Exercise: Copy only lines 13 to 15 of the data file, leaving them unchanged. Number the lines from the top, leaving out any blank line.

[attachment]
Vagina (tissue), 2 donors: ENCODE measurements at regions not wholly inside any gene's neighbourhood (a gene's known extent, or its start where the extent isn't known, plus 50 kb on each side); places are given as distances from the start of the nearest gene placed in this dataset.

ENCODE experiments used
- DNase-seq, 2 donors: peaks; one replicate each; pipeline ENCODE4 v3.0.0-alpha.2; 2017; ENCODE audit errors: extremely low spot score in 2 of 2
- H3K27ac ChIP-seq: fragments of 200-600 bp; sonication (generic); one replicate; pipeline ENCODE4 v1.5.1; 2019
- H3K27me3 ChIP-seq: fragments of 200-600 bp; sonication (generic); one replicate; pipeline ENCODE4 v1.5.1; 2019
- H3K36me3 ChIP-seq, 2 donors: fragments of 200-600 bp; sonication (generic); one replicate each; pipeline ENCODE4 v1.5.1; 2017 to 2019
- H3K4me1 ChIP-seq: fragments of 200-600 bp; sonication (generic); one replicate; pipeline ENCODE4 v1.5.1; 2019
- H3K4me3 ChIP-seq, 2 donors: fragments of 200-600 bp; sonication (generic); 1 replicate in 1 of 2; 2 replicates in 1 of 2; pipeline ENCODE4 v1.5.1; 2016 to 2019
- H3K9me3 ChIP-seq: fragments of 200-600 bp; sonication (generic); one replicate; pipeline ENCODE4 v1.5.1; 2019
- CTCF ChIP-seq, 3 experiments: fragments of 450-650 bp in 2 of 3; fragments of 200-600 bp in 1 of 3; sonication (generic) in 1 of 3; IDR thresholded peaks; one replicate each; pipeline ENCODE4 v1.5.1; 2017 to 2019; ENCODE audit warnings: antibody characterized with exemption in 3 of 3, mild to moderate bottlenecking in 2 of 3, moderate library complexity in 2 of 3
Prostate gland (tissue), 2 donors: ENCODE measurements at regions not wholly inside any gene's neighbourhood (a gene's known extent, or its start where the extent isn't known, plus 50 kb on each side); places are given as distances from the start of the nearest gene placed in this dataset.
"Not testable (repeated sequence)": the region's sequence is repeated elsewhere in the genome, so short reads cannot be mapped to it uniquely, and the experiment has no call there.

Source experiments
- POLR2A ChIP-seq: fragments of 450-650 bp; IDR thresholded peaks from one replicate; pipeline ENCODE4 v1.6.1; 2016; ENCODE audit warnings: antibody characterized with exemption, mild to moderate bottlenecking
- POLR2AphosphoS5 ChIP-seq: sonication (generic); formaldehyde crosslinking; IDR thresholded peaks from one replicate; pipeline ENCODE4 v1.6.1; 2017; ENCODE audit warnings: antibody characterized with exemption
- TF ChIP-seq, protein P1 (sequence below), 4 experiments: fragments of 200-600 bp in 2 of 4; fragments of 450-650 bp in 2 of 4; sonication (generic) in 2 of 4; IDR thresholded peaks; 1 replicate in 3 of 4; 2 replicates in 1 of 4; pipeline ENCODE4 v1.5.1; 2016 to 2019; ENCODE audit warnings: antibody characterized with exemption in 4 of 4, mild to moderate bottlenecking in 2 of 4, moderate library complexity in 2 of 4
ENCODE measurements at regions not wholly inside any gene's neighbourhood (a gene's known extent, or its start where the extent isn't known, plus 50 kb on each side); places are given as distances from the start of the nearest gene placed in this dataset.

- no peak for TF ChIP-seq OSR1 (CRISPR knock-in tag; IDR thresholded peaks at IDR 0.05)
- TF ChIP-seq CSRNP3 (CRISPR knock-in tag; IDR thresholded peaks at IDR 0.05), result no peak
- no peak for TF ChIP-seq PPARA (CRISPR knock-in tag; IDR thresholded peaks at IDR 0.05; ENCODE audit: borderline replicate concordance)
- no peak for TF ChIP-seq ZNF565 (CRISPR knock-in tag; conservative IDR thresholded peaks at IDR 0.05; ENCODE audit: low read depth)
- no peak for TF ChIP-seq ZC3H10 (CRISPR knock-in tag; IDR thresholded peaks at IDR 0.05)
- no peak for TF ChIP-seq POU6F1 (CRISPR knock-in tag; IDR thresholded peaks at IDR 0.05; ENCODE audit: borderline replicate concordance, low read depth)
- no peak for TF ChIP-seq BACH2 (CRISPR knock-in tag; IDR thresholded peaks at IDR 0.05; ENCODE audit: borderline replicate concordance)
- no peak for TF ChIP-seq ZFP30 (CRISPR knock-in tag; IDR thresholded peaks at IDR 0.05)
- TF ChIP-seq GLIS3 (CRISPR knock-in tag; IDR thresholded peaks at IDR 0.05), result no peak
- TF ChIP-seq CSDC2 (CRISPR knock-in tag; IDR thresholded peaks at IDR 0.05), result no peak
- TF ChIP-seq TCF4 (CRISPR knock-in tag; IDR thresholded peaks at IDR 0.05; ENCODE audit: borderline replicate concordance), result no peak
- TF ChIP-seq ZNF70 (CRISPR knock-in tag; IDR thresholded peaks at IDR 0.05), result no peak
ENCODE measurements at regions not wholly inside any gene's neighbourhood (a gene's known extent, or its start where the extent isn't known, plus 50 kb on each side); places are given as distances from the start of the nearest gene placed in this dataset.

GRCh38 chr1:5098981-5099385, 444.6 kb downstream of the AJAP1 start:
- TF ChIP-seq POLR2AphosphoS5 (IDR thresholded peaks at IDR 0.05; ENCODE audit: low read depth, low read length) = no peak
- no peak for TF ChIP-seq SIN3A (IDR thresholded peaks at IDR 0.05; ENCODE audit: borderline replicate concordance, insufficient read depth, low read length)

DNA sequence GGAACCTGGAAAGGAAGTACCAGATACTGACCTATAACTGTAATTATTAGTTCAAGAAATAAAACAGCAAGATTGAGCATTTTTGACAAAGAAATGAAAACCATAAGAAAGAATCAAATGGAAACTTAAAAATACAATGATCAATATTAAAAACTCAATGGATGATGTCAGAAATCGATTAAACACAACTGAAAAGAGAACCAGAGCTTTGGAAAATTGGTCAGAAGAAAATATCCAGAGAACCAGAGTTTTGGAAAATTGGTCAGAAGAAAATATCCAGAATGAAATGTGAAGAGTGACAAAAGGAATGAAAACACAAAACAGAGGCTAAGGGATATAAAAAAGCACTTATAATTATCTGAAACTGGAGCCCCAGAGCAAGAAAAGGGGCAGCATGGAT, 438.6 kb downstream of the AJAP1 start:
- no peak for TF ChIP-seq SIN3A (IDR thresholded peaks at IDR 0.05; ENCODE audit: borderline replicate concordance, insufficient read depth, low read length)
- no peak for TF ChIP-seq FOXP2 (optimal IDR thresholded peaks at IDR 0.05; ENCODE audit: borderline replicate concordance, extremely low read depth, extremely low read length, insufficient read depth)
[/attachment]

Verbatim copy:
Source experiments
- POLR2A ChIP-seq: fragments of 450-650 bp; IDR thresholded peaks from one replicate; pipeline ENCODE4 v1.6.1; 2016; ENCODE audit warnings: antibody characterized with exemption, mild to moderate bottlenecking
- POLR2AphosphoS5 ChIP-seq: sonication (generic); formaldehyde crosslinking; IDR thresholded peaks from one replicate; pipeline ENCODE4 v1.6.1; 2017; ENCODE audit warnings: antibody characterized with exemption